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Friday, Apr. 18, 2014 — RUSSELL SPRINGS & JAMESTOWN, KENTUCKY — russellcounty.net
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Cruisin': What is a Hot Rod?
In June 19 Issue
Russell County News
By Ron Cowell, Columnist

Got an email from a reader that ask a question, he that made me stop and think, so I have to admit I had to rely on the dictionary for the exact definition… He wanted to know what makes a "HOT ROD". According to Webster's Dictionary (at least my copy) it says, HOT ROD - Automotive Engineering, a car that has been radically modified to produce increased power.

From what I could find out the term "HOT ROD" first came about in the late 1930's in Southern California where guys would race their modified cars on the vast empty dry lake beds.

They followed the rules of the South California Timing Association. Racing modified cars became even more popular after World War II mainly in California because many of the returning soldiers had under gone mechanic training in the service.

The first Hot Rods were old cars, mainly Fords Model T's and 1928 to 1931 models or 1932 to 1934 Model B's were modified. Usually they would remove the top, fenders, hood's, bumpers, windshields channeling the body and modifying the engine by tuning or replacing the motor with a more powerful type. The wheels and tires were often changed to larger on the rear for better traction and handling. During the 1950's the term "HOT ROD "was used for a cart that did not fit into the mainstream. When someone modified his car it was considered to improve the over all looks of the car. In the 1960's it became popular to put a fantastic paint job on it and take it to car shows.

When the engines were changed it often involved fitting the Ford flat head engine in a different chassis. When the 225 cu in (421) V8 hit the market and because of the ease to switch the two, installing the larger stroke Mercury crank in the 239 was a popular upgrade  among the Hot Rodders much as the 400 cu in was in the small blocks.

Then back in the 50's the Flat head was slowly being replaced by the Hemi.

 In addition in the 50's rodders routinely bored out the Hemi due to the tendency of the block to crack as a result of overheating.  Another most common option was the small block Chevy. And since the 80's the 350 Chevy has become very popular.

The Hot Rod culture is now world wide, mostly in the United Stated, Canada and the United Kingdom.

Hot Rodders today have been split mainly into two groups, the hot rodders and the street rodders. Hot rodders build their cars using a lot of original old parts and follow the styles that were popular in the 40's and 50's.

Street rodders however build their cars out of mostly new parts. One thing a Hot rodder or a street rodders wants for sure is to make sure his car is noticeable.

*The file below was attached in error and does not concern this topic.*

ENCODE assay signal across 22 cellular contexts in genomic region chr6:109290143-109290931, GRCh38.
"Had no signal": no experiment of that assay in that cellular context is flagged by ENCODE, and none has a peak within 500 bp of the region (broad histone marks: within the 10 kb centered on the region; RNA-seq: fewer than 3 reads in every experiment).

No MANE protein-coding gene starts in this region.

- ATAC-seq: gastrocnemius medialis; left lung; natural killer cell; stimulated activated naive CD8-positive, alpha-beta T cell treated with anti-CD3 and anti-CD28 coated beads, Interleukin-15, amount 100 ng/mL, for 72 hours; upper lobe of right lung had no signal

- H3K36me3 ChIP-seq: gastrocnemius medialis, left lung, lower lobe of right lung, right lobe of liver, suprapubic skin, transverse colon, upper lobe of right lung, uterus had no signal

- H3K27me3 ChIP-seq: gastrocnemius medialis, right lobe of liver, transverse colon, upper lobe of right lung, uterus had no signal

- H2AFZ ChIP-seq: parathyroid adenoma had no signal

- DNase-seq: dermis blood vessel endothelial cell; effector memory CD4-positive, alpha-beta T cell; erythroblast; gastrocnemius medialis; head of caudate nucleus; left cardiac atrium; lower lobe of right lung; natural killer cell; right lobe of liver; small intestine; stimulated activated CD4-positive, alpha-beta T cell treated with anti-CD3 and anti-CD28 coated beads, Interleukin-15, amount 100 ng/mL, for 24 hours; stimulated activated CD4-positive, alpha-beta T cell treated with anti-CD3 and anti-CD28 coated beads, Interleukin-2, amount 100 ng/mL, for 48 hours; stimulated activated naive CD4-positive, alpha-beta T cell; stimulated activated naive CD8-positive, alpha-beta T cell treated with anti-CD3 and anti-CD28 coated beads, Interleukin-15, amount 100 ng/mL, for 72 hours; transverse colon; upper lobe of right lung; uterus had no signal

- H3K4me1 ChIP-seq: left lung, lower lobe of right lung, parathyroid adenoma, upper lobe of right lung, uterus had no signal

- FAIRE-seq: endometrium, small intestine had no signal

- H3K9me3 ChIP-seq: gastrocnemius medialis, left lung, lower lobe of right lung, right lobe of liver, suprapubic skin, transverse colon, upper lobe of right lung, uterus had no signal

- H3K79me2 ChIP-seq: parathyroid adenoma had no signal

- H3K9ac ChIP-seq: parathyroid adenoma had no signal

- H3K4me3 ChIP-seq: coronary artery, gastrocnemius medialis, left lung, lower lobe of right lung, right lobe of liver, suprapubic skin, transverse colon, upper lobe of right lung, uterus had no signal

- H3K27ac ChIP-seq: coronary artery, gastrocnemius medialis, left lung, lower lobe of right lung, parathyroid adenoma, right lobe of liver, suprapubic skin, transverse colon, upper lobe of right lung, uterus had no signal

Street Rods are a mix of hot rods, custom cars and modern Detroit cars,  with emphasis on a high custom paint job, luxury leather interior and modern engines and running gear,

Pro Street Rods are usually mildly customized sedans and coupes that one would not normally think of as a hot rod.  Most of them having huge powerful motors and huge rear tired inside the fender well.

Traditional Rods are those that are built to a particular point in time and to stick to those techniques and materials.

And then there is the Sow Rod, These cars are built to compete in National Car Show's such as America's Most Beautiful Roadster and the Detroit Autorama.

There are many clubs in this area that support the Hot Rod/ Street Rod bunch in our community.

Hot Rods are a part of America like apple pie and baseball. As the supply of the original steel body vehicle dwindles to nothing, those who reject fiberglass replicas can buy new reproduction bodies. These are not actual antiques but often times are a lot more superior in some aspects build quality to original hot rod bodies. They don't come cheap though, the best bodies can cost as much as $10.000.00 or more..

If you know someone you would like to see featured in my article or your club has an upcoming event you like to let everyone know about send the information to ---  djron47@yahoo.com --- and we'll get it in here for you.

If your group or club is having an event and you would like to have some of the Classic Cars there for display any of the local clubs would be glad to bring their cars out to show, (weather permitting). All information needs to be in at least two weeks before the event. Until next time, Keep Cruisin'!

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The Times Journal is a weekly newspaper issued on Thursdays. It was first published on October 13, 1949, by Andrew J. and Terry Norfleet.
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